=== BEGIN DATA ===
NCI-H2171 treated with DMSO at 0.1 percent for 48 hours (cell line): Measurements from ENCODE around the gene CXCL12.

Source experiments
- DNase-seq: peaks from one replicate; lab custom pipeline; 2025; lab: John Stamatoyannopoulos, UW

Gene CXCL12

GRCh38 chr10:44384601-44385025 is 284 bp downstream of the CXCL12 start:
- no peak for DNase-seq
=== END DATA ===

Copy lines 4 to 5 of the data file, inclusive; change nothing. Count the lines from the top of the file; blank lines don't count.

Gene CXCL12

GRCh38 chr10:44384601-44385025 is 284 bp downstream of the CXCL12 start: